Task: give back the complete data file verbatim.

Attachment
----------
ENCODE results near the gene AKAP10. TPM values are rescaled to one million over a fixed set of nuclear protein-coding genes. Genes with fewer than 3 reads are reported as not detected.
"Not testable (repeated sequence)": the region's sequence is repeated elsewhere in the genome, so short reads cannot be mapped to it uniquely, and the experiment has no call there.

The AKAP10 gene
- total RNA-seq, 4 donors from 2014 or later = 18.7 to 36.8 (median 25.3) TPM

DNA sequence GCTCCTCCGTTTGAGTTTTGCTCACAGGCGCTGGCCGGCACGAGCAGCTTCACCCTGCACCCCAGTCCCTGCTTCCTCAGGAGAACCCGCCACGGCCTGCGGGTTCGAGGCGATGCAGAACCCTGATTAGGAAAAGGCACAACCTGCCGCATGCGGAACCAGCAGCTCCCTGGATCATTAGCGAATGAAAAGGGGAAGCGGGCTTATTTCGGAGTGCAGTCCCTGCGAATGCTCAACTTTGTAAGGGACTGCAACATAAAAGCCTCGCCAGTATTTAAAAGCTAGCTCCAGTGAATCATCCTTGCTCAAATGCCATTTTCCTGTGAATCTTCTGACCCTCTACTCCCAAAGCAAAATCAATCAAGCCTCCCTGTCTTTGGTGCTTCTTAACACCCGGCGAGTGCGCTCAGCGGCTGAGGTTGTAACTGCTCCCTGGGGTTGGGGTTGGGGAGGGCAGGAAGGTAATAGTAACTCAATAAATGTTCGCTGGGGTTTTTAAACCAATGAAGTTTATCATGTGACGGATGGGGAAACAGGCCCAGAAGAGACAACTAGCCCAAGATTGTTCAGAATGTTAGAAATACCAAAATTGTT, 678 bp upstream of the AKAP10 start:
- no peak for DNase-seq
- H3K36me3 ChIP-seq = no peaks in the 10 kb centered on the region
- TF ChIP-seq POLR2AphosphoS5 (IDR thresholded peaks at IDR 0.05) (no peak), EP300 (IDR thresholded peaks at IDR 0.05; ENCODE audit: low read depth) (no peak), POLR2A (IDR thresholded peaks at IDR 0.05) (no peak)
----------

ENCODE results near the gene AKAP10. TPM values are rescaled to one million over a fixed set of nuclear protein-coding genes. Genes with fewer than 3 reads are reported as not detected.
"Not testable (repeated sequence)": the region's sequence is repeated elsewhere in the genome, so short reads cannot be mapped to it uniquely, and the experiment has no call there.

The AKAP10 gene
- total RNA-seq, 4 donors from 2014 or later = 18.7 to 36.8 (median 25.3) TPM

DNA sequence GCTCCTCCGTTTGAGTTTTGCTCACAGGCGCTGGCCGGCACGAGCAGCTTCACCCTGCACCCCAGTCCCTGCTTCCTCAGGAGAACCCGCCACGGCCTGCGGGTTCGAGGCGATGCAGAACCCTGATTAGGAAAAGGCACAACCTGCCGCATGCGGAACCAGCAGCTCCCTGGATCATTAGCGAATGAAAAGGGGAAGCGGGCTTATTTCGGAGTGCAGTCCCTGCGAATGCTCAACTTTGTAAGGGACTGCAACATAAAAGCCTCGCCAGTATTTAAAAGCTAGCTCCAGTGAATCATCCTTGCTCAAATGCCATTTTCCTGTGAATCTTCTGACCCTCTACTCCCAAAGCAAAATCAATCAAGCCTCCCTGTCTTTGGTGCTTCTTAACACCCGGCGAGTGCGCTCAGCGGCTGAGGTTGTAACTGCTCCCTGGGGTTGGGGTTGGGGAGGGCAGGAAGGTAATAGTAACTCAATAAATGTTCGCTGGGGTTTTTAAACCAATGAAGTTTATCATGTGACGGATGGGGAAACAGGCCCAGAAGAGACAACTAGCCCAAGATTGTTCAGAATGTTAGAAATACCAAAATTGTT, 678 bp upstream of the AKAP10 start:
- no peak for DNase-seq
- H3K36me3 ChIP-seq = no peaks in the 10 kb centered on the region
- TF ChIP-seq POLR2AphosphoS5 (IDR thresholded peaks at IDR 0.05) (no peak), EP300 (IDR thresholded peaks at IDR 0.05; ENCODE audit: low read depth) (no peak), POLR2A (IDR thresholded peaks at IDR 0.05) (no peak)